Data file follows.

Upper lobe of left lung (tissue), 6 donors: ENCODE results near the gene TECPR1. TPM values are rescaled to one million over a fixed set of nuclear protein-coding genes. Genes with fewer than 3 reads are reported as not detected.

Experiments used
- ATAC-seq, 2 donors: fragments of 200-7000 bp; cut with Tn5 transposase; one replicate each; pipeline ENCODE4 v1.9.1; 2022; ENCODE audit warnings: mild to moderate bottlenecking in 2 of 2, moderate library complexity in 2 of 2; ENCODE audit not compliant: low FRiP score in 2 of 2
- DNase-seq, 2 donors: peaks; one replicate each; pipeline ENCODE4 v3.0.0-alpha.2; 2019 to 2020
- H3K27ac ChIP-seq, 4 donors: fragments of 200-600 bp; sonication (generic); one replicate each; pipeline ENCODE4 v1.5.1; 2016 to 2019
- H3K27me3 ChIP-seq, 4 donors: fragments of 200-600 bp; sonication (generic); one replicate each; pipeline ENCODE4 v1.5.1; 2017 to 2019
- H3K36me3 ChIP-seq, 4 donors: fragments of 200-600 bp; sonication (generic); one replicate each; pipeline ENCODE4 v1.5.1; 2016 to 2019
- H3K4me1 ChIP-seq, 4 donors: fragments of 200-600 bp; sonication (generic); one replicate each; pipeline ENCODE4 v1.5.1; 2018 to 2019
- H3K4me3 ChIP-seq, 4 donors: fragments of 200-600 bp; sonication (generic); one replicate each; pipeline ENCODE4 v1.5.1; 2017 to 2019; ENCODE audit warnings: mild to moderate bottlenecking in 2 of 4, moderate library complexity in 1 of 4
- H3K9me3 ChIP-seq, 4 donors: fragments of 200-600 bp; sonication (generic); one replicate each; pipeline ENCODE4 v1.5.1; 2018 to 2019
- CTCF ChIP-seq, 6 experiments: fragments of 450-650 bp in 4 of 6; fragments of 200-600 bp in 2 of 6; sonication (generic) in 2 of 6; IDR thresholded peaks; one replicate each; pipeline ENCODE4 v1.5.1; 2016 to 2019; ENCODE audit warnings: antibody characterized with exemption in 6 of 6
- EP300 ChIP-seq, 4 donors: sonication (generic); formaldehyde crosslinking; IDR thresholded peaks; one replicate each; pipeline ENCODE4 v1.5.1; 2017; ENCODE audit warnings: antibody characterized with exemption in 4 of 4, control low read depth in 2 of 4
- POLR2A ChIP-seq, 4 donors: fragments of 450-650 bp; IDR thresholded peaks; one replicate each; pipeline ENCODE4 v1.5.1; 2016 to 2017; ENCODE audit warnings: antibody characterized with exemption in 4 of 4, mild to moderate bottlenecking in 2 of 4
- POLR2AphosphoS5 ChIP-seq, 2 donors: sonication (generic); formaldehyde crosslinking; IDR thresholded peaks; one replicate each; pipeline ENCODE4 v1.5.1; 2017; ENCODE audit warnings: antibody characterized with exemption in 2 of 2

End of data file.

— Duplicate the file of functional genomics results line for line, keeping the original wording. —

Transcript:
Upper lobe of left lung (tissue), 6 donors: ENCODE results near the gene TECPR1. TPM values are rescaled to one million over a fixed set of nuclear protein-coding genes. Genes with fewer than 3 reads are reported as not detected.

Experiments used
- ATAC-seq, 2 donors: fragments of 200-7000 bp; cut with Tn5 transposase; one replicate each; pipeline ENCODE4 v1.9.1; 2022; ENCODE audit warnings: mild to moderate bottlenecking in 2 of 2, moderate library complexity in 2 of 2; ENCODE audit not compliant: low FRiP score in 2 of 2
- DNase-seq, 2 donors: peaks; one replicate each; pipeline ENCODE4 v3.0.0-alpha.2; 2019 to 2020
- H3K27ac ChIP-seq, 4 donors: fragments of 200-600 bp; sonication (generic); one replicate each; pipeline ENCODE4 v1.5.1; 2016 to 2019
- H3K27me3 ChIP-seq, 4 donors: fragments of 200-600 bp; sonication (generic); one replicate each; pipeline ENCODE4 v1.5.1; 2017 to 2019
- H3K36me3 ChIP-seq, 4 donors: fragments of 200-600 bp; sonication (generic); one replicate each; pipeline ENCODE4 v1.5.1; 2016 to 2019
- H3K4me1 ChIP-seq, 4 donors: fragments of 200-600 bp; sonication (generic); one replicate each; pipeline ENCODE4 v1.5.1; 2018 to 2019
- H3K4me3 ChIP-seq, 4 donors: fragments of 200-600 bp; sonication (generic); one replicate each; pipeline ENCODE4 v1.5.1; 2017 to 2019; ENCODE audit warnings: mild to moderate bottlenecking in 2 of 4, moderate library complexity in 1 of 4
- H3K9me3 ChIP-seq, 4 donors: fragments of 200-600 bp; sonication (generic); one replicate each; pipeline ENCODE4 v1.5.1; 2018 to 2019
- CTCF ChIP-seq, 6 experiments: fragments of 450-650 bp in 4 of 6; fragments of 200-600 bp in 2 of 6; sonication (generic) in 2 of 6; IDR thresholded peaks; one replicate each; pipeline ENCODE4 v1.5.1; 2016 to 2019; ENCODE audit warnings: antibody characterized with exemption in 6 of 6
- EP300 ChIP-seq, 4 donors: sonication (generic); formaldehyde crosslinking; IDR thresholded peaks; one replicate each; pipeline ENCODE4 v1.5.1; 2017; ENCODE audit warnings: antibody characterized with exemption in 4 of 4, control low read depth in 2 of 4
- POLR2A ChIP-seq, 4 donors: fragments of 450-650 bp; IDR thresholded peaks; one replicate each; pipeline ENCODE4 v1.5.1; 2016 to 2017; ENCODE audit warnings: antibody characterized with exemption in 4 of 4, mild to moderate bottlenecking in 2 of 4
- POLR2AphosphoS5 ChIP-seq, 2 donors: sonication (generic); formaldehyde crosslinking; IDR thresholded peaks; one replicate each; pipeline ENCODE4 v1.5.1; 2017; ENCODE audit warnings: antibody characterized with exemption in 2 of 2